On day four, Mark was hiking behind me and shouted, “holy crap, there is a wolf coming right at us!” As I turned around, my view was blocked by Mark. Not being terribly mobile with my 60 pound backpack, I held up my trekking pole ready to stab the beast if it attacked. Suddenly, a large wolf-like creature ran right past us on the trail. Stunned, we cautiously moved ahead to see where it went. Around the next corner we saw it drinking in a small stream. To our relief, we also noticed a bell around its neck and realized it was someone’s dog.


 


Day five was torture. We followed the trail up and down on an exposed rocky ridge in sweltering heat. Amazingly, after purifying water at a lake off the trail, I led us down the trail the same way we had already come from. While it took Mark and I just under 6 hours to complete (not including the extra hour I bought us retracing our steps), Bob and Dennis stumbled into camp at around the 10 hour mark. Despite the oppressive heat, the injuries, and the severe pain, amazingly everyone kept a positive attitude.


Beauty surrounded us. There were many views that took my breath away (or was that the hiking?) The wild blueberries that grew all over the place were the sweetest I’ve ever eaten. Also, we were rewarded for our struggles, each night, by a spectacular campsite. Day five’s site was at Proulx Lake. The campsite sat on a raised peninsula which jutted out into the bluish-green lake and was surrounded by exposed white rock cliffs. There was even spot to jump off the rocks into the deep, refreshingly cold water. As always, we had the place to ourselves. It was our last night in the park and we savored it.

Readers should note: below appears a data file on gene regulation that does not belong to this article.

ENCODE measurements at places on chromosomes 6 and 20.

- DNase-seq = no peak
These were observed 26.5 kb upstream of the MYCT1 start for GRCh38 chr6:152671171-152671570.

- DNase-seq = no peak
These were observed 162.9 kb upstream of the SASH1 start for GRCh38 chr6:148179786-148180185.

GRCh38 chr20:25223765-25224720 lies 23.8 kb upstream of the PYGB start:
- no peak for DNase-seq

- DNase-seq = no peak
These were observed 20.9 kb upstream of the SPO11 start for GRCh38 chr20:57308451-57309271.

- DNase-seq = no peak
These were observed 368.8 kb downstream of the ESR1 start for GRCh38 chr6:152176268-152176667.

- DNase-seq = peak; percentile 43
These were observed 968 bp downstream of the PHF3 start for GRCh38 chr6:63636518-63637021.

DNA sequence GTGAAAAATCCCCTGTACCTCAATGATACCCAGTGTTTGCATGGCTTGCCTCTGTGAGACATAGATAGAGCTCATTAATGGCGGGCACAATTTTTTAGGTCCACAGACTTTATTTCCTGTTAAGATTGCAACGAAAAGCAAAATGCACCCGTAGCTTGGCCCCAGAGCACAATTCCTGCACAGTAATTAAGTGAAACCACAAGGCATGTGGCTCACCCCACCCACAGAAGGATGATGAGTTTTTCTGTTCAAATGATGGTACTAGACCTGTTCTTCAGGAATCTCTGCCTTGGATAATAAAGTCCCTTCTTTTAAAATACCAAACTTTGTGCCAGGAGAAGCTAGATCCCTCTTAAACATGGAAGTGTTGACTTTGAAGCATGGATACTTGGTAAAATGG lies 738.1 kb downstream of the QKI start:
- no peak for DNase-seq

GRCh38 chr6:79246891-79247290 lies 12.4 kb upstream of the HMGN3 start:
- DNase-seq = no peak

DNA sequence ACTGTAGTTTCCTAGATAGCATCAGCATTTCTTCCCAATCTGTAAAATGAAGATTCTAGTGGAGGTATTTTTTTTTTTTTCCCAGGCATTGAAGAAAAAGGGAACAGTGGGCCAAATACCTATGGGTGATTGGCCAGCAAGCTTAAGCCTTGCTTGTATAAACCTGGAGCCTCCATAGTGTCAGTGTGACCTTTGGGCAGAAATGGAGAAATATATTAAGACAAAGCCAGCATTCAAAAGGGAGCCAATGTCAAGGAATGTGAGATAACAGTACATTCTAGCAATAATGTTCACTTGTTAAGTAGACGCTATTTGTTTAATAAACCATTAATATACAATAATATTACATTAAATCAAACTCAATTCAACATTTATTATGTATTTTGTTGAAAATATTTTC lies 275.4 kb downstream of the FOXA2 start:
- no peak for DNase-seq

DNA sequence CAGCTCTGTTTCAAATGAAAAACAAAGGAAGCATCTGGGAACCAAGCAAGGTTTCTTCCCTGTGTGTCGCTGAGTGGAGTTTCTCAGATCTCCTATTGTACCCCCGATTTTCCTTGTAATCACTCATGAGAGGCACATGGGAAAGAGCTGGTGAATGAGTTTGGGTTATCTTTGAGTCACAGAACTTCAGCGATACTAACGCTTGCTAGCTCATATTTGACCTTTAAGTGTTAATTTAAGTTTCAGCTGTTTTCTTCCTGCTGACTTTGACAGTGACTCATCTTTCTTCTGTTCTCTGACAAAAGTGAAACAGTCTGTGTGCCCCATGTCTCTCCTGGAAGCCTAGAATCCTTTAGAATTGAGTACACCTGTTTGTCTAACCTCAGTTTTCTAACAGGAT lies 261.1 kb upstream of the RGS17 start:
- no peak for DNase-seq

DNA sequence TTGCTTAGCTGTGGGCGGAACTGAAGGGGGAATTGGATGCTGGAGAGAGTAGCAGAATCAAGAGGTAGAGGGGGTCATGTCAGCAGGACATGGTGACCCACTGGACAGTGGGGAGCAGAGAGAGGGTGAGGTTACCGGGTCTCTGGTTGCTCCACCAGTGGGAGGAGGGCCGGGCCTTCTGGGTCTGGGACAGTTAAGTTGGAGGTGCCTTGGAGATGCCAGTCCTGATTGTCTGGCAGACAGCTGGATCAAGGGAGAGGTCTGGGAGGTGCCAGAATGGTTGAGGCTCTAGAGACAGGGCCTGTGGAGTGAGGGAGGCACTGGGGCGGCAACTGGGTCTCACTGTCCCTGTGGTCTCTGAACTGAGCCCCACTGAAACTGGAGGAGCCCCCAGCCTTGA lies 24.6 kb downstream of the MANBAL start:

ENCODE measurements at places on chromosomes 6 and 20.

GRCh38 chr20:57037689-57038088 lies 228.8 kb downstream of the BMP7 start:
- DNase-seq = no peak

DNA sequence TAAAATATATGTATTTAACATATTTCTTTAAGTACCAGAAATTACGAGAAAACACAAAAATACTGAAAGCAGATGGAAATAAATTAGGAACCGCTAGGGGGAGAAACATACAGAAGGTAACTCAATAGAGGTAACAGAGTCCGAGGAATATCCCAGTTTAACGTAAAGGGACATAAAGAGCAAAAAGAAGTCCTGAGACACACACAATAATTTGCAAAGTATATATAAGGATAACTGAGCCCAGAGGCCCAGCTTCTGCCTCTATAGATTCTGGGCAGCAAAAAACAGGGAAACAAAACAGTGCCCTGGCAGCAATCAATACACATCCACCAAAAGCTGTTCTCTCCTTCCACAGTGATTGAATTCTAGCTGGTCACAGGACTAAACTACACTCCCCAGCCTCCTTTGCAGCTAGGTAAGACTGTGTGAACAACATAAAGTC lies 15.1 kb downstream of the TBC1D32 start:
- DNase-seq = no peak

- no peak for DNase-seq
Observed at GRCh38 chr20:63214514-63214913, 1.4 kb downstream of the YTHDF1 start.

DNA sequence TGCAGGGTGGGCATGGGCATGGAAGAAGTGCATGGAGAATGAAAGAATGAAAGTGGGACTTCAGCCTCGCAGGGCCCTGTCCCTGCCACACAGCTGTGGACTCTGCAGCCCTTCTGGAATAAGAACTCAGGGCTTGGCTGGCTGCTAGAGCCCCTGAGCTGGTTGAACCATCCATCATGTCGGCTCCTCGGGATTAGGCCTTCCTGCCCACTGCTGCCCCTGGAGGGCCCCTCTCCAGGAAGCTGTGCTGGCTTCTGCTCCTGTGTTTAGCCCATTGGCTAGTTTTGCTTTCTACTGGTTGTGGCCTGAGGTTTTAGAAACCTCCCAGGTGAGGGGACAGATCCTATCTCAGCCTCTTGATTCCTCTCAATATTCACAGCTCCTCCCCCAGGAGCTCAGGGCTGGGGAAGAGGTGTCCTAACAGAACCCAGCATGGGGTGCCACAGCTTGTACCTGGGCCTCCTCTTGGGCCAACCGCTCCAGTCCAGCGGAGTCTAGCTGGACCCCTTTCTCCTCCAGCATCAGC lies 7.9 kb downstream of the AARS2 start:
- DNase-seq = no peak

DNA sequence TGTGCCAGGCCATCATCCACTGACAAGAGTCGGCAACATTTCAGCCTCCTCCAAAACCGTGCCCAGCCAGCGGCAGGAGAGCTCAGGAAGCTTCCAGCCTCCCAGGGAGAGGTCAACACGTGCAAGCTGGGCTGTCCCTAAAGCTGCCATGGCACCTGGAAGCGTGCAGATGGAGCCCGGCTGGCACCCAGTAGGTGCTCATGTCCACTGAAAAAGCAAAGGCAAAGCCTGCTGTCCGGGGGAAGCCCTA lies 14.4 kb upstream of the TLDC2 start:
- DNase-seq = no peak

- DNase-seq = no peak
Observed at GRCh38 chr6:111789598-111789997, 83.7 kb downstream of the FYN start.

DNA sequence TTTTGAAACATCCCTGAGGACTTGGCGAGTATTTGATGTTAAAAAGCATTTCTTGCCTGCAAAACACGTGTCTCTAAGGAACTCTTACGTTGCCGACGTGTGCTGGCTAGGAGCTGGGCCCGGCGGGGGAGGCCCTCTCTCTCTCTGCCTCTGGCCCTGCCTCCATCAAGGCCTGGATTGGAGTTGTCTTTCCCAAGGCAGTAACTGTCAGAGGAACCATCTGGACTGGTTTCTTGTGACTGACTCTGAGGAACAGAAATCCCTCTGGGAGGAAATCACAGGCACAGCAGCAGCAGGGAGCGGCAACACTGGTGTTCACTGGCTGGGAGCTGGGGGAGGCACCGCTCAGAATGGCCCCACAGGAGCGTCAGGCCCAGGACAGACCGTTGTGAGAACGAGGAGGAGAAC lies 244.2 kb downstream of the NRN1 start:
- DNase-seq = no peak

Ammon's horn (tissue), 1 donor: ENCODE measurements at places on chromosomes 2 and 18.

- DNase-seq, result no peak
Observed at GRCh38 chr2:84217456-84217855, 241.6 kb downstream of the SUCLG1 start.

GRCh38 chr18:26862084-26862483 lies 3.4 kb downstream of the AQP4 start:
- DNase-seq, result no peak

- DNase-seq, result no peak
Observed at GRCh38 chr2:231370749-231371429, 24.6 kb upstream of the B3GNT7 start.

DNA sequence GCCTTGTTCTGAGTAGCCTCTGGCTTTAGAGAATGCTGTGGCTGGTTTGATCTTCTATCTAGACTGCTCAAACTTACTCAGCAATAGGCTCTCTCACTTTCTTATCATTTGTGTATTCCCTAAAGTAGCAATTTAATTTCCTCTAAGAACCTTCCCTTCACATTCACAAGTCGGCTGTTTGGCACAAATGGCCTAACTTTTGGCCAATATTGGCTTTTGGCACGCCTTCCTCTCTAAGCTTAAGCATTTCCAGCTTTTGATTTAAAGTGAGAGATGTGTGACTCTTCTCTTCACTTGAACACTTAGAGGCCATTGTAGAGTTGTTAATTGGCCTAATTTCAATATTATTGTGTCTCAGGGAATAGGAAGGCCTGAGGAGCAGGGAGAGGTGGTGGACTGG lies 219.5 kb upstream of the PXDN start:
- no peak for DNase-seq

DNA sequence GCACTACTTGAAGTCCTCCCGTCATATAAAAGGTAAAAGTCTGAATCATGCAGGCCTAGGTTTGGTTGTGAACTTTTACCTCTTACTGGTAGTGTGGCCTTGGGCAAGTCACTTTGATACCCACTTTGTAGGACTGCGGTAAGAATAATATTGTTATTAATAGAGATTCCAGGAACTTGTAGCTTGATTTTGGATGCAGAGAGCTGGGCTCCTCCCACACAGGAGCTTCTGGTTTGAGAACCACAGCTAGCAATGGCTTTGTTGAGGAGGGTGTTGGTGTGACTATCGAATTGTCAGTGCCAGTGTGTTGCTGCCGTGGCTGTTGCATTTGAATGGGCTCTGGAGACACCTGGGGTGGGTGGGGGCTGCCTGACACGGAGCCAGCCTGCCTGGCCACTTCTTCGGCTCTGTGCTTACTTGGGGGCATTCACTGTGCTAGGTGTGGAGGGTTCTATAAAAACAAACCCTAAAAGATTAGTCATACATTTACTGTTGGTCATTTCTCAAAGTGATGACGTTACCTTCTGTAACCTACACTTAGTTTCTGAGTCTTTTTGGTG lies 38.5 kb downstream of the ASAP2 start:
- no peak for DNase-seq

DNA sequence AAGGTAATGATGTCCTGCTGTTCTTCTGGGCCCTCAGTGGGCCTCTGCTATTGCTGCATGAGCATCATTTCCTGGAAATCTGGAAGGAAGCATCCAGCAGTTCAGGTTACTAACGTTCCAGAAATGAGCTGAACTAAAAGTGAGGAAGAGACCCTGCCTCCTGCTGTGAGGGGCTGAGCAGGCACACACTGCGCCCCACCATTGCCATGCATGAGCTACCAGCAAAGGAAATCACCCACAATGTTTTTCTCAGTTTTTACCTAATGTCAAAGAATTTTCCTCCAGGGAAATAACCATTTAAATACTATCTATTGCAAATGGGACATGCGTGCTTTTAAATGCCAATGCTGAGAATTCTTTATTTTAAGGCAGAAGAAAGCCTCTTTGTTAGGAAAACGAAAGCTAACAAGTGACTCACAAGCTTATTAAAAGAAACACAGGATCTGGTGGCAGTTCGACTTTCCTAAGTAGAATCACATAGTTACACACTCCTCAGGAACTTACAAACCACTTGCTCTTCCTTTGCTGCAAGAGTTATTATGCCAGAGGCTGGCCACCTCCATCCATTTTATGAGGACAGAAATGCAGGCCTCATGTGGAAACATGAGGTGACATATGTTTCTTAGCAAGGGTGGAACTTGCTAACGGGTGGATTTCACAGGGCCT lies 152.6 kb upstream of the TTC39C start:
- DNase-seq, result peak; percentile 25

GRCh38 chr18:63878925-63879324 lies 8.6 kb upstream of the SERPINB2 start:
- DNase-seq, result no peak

The next day, the challenge was on. Dennis and Bob had figured out an escape route which would get them out to a lightly traveled road several miles before the end of the trail. They planned to then hitchhike back to the car from there while Mark and I completed the trail. Whoever got to the car first would be able to take a long hot shower at the campground while waiting for the others to arrive. Mark and I set our alarms to get up before sunrise and got a two hour head start on our friends.


The amazement factor was at full strength as we reached a famous section called “The Crack.” The trail descended several hundred feet very quickly. The first part of The Crack consisted of a fairly easy fifty yard long section that went through a skinny gap in the rock where the walls rose up on both sides. The second part was an exposed cliff-like area that was made up of large boulders ranging from the size of a suitcase to an SUV. The only way to proceed down the slope was to hop from one boulder down to another all the way to the bottom. It was not a place you’d want to lose your balance and fall.


At the bottom of the descent we eventually reached the relative safety of the woods. Mark and I then trudged on for a few more hours until we got to the car. After getting showers we found Dennis and Bob sitting by the side of the road at the end of their escape route apparently unable to flag down a ride. Within an hour or so of being off the trail, we were eating fast food and felling better. Everyone already started to forget the struggles we had endured along the way. It is remarkable how quickly only the good things come to mind when remembering an adventure. I guess that is what keeps us coming back for more.


To view a short video of this hike, go here